The voices of Tax Policy Center's researchers and staff
John Endean raised an intriguing idea the other day in response to my blog on whether business executives would be willing to give up targeted tax breaks in return for a lower corporate rate, as John McCain has suggested.
John, who is president of the American Business Conference, said that one of his CEO members has a different swap in mind: Completely repeal the “terrible” corporate income tax and pay for it by raising rates on top-bracket taxpayers. In effect, this would directly tax the owners of capital rather than doing so through the backdoor of the corporate tax.
What to do about the lost revenues if that happy day ever comes? One CEO in my association recommends "paying" for abolition by raising the marginal tax rates on the income of wealthy taxpayers. This approach at least has the advantage of reminding everyone that the corporate tax is paid by people even if incidence theory suggests that the tax falls on poorer, rather than richer, Americans.
Well, I asked TPC’s Jeff Rohaly to run this idea through the Big Computer to see what would happen. The results were fascinating. It turns out that if you want to finance complete repeal of the corporate tax, you’d need to boost the top three individual rates to an eye-popping 50.1 percent, 59.1 percent, and 62.7 percent, and raise the tax on capital gains and dividends to about 27 percent. If you leave the rates on gains and dividends untouched, taxes on ordinary income would have to double to 56 percent, 66 percent and 70 percent.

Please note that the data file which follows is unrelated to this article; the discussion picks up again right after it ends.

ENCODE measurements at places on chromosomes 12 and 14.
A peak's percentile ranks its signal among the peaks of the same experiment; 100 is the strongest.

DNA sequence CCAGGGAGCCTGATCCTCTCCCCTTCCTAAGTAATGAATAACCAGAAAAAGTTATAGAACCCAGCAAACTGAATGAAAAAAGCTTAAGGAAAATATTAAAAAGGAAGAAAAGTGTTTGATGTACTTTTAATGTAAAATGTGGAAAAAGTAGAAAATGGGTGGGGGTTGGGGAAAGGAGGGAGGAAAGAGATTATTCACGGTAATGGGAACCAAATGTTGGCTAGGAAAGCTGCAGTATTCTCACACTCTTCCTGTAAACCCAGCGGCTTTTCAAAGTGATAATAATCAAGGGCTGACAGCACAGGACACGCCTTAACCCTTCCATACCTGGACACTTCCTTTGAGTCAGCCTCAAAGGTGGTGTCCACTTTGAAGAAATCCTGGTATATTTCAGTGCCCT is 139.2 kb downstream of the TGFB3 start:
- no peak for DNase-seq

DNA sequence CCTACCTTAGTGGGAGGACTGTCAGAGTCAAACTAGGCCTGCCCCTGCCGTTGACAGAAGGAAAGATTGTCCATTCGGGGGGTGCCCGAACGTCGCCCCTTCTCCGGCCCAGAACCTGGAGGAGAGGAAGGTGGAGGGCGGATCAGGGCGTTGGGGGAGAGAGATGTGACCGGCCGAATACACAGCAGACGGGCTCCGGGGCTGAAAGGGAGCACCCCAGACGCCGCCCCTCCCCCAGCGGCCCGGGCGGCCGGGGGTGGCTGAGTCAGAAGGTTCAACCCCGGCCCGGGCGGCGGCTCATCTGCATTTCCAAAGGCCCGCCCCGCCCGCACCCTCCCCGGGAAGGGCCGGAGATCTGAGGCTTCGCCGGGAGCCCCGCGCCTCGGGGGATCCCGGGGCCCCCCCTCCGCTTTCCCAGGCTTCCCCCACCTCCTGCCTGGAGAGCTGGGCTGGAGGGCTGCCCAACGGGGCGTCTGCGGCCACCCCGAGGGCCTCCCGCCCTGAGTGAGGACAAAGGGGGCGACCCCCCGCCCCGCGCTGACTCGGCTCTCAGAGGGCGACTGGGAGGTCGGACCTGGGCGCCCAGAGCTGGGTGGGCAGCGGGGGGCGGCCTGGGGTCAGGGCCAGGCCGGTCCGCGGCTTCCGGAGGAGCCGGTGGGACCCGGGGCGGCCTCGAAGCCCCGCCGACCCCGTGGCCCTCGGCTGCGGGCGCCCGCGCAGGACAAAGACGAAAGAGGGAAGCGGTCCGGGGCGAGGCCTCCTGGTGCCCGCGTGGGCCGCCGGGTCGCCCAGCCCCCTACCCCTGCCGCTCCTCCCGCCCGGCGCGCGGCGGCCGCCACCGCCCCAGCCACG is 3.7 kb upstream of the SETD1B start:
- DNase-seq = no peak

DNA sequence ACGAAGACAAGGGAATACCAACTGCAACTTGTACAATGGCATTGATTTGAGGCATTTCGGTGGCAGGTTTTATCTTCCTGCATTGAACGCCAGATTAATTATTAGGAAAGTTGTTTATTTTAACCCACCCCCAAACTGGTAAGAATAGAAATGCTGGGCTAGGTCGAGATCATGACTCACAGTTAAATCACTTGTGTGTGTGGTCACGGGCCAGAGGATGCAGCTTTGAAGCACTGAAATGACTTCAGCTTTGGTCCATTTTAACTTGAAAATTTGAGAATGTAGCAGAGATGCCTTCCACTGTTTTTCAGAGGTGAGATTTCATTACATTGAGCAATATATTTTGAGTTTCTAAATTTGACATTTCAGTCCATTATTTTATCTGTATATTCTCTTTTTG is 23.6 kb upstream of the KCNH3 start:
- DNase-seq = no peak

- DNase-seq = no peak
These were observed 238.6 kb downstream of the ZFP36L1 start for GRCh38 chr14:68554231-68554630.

This is a rough and ready static analysis, so it doesn’t take into account changes in taxpayer behavior. In reality, it would probably drive rates even higher since such a shift would create huge opportunities to shelter income.
The problem is that even though the corporate tax is hugely inefficient and riddled with loopholes, it still will take in about $360 billion this year. Making up that kind of money is not easy, it turns out.
Economists disagree over how much corporate tax ends up being paid by owners of capital and how much is paid by workers, but, as John suggests, it is not a bad idea to try to find a way to make this tax explicit.
A better choice would be to fully integrate the corporate and individual tax so all profits are taxed just once. Many broad reform plans try to tackle this and the idea does not seem that far from what John's CEO likes.
Unfortunately, simply repealing the corporate tax and dumping the cost on high-income taxpayers would induce both serious sticker-shock and egregious sheltering. Something to keep in mind the next time someone breezily suggests repealing the corporate tax.
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